[JSR308] array-valued annotations

Joseph Kiniry kiniry at acm.org
Sun Jan 28 04:19:35 EST 2007

Hi Ted et al,

Thank you all for these quality initial discussions.  It is nice to  
see new perspectives and hear new voices on these issues.

On 28 Jan, 2007, at 3:09, Ted Neward wrote:

> I think I see Pavel's point, though; the declaration "doc" implicitly
> suggests that all of the dimensions to the "jagged" array behind the
> reference are of the same type (Document).

I presume you mean all the values, not all the dimensions.

> I can't declare the different dimensions to be of different types,  
> a la:
> Document[Object[]] doc = ...
> Meaning, a single dimenion of Document objects each of which in  
> turn are
> also references to Object arrays. (Makes no sense!)

Correct.  But using this notation,
   Document [][] doc
   Document [Document[]] doc

And we find that, unfortunately, Java programmers like to sometimes  
make the outer Document[] type different than the inner Document[];  
i.e., one might permit null elements and one might not.

To me, supporting type annotations in Java means supporting  
annotating *all* of the types one can declare in Java, not just some  
of them.

> If annotations are to be considered part of the type's signature  
> (which is
> WAAAAY beyond what we designed or had in mind), then Pavel's right, a
> multidimensional array has to contain all the same type, regardless  
> of the
> number of dimensions.

Doesn't this represent a fairly conservative view of what constitutes  
a type?  I certainly consider such annotations as part of the type  

Indeed, as reiterated above, a multi-dimensional array does contain  
only a single value type.  Unfortunately, such arrays in Java are  
decomposed into more than just their data values.  Consequently,  
those of us that must write rich type annotations on such arrays in  
"real" software frequently see situations like those mentioned  
earlier by John and Gary.

While perhaps we'd like to say the use of types like these represent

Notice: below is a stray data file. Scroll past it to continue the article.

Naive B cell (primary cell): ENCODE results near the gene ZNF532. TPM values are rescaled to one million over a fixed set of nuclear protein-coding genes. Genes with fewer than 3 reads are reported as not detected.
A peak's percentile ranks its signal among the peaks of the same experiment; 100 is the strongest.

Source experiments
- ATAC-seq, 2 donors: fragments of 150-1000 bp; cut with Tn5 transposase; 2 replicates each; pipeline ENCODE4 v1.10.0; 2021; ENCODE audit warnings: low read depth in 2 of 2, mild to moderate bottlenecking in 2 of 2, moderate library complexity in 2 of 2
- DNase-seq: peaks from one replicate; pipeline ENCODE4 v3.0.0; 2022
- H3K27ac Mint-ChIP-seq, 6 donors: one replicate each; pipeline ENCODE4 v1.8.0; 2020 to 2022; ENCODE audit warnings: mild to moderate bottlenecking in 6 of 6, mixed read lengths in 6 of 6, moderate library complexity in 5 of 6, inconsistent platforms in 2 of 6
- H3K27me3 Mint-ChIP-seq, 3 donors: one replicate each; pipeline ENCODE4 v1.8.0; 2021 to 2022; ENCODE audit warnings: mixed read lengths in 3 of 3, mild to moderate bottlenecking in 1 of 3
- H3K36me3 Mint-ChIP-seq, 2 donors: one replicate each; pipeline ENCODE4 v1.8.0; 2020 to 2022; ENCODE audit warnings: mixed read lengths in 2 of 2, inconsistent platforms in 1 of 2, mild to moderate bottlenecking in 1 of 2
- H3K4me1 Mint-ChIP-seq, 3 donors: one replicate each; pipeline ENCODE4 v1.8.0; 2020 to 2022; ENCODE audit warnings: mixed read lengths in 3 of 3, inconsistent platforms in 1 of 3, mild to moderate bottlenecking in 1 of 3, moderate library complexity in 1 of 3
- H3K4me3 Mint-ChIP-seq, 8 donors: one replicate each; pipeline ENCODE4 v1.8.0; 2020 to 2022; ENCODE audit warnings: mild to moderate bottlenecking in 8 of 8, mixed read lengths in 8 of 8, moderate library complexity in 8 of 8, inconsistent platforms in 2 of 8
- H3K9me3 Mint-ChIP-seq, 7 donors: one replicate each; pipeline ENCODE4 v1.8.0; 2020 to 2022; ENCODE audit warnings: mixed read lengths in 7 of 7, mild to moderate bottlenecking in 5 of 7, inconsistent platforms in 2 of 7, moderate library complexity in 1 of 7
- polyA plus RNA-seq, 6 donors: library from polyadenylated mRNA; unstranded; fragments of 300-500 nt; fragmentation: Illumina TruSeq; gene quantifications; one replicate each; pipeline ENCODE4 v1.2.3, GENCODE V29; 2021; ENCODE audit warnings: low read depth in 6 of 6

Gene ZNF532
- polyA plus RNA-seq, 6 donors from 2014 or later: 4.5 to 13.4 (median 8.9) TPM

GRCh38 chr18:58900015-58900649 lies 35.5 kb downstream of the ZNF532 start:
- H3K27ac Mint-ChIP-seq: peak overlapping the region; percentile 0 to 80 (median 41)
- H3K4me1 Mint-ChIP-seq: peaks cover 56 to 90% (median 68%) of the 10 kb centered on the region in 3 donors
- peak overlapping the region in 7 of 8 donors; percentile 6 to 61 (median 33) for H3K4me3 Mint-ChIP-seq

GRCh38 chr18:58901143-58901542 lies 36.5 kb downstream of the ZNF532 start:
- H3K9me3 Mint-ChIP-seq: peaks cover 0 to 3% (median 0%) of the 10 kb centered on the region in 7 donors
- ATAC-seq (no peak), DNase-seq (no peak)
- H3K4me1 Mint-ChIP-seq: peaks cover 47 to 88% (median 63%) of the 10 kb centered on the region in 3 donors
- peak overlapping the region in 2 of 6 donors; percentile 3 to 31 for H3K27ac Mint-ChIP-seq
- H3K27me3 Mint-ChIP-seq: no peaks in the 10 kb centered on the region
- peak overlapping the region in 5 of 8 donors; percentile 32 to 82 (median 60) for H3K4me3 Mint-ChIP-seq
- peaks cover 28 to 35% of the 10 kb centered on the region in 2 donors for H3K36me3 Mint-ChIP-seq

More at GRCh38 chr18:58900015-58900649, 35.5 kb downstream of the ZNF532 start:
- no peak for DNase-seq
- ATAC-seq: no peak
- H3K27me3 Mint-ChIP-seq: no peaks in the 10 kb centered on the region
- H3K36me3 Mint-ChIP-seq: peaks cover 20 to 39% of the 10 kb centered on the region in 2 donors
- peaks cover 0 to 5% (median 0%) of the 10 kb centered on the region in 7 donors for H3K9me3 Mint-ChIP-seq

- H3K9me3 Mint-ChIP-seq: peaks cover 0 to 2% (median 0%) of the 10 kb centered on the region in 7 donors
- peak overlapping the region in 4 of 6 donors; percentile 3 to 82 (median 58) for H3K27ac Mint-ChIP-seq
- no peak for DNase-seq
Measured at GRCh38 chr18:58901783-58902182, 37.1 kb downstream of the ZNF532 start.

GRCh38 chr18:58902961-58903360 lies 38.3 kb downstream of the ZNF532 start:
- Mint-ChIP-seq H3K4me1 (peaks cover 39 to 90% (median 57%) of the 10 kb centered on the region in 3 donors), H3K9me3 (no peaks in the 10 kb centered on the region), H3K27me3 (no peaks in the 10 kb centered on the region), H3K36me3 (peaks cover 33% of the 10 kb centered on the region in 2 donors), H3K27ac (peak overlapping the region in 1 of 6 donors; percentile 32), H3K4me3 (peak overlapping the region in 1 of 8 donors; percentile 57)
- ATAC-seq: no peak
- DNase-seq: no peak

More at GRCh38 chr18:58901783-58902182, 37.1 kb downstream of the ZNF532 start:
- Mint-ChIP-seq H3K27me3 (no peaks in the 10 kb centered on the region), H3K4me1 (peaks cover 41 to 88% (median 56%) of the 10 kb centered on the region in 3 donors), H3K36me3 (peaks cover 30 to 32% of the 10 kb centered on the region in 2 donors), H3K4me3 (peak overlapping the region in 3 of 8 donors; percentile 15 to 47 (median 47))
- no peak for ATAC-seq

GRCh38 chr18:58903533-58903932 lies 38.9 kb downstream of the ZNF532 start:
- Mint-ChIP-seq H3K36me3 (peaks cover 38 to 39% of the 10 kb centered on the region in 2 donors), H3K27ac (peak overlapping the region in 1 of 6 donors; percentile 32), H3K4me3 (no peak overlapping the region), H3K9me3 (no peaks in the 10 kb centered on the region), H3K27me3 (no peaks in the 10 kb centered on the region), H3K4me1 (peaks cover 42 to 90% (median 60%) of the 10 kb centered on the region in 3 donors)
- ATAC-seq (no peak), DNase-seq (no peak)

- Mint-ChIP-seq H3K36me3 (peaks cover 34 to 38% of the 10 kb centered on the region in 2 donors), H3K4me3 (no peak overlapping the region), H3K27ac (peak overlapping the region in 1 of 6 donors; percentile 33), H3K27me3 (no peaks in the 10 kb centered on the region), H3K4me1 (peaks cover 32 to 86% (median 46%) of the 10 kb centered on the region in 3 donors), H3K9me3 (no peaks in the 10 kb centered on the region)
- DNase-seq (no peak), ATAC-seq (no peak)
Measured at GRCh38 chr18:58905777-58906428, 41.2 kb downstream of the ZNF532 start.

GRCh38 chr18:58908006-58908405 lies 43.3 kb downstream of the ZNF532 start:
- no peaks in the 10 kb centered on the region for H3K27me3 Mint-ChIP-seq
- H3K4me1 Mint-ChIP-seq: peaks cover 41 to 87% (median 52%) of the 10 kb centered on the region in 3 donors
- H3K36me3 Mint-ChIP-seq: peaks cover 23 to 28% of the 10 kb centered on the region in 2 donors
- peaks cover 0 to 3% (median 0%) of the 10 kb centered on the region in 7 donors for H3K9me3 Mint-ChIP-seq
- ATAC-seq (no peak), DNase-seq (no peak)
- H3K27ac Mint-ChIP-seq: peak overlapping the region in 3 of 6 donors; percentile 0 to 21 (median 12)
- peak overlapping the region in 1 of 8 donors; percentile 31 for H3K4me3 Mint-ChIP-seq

a bad practice in software design, as emphasized by Tom, they are  
actually fairly common, and thus we need to be able to describe them  
precisely, preferably in a manner that is easily understood by Java  

Joseph Kiniry
School of Computer Science and Informatics
University College Dublin

> Ted Neward
> Java, .NET, XML Services
> Consulting, Teaching, Speaking, Writing
> http://www.tedneward.com
>> -----Original Message-----
>> From: jsr308-bounces at lists.csail.mit.edu [mailto:jsr308-
>> bounces at lists.csail.mit.edu] On Behalf Of Gary T. Leavens
>> Sent: Thursday, January 25, 2007 9:48 AM
>> To: Pavel Krupets
>> Cc: jsr308 at lists.csail.mit.edu
>> Subject: Re: [JSR308] array-valued annotations
>> Hi Pavel and all,
>> On Thu, 25 Jan 2007, Pavel Krupets wrote:
>>> Hello,
>>> I don't think it's appropriate to use annotations like:
>>> "Document[][@Readonly]". What I mean is that there is no much  
>>> sense in
>>> specifying different annotations for different dimensions of the  
>>> array.
>> If
>>> such behavior is needed other types can be used (like List<...>,  
>>> etc). I
>>> think annotations should be used only with:
>>> - array as an object (like: @NonNull @Readonly Document[][] doc  
>>> = ...)
>>> - objects which are stored inside arrays (like: Document @NonNull
>>> @Readonly [][] doc = ...)
>>> The reason behind this is that array (one or multi-dimensional)  
>>> is an
>>> 'atomic' type which has type of stored object and dimensions.  
>>> Just want
>> to
>>> keep things simple.
>> I agree that keeping things simple is good when possible.  But
>> semantically, each array declared is itself a location which holds a
>> collection of locations.  Thus, to simplify to one dimension:
>>     Document[] docs;
>> could look like
>>                        0  1  2  3
>>     docs [ *-]------> [  |  |  |  ]
>> and the location named doc can be null or readonly independent of the
>> locations doc[0]..doc[3].  The same holds for readonly.
>> You would lose expressiveness if you can't independently talk about
>> these different locations.
>>          Gary T. Leavens
>>          Department of Computer Science, Iowa State University
>>          229 Atanasoff Hall, Ames, Iowa 50011-1041 USA
>>          http://www.cs.iastate.edu/~leavens  phone: +1-515-294-1580

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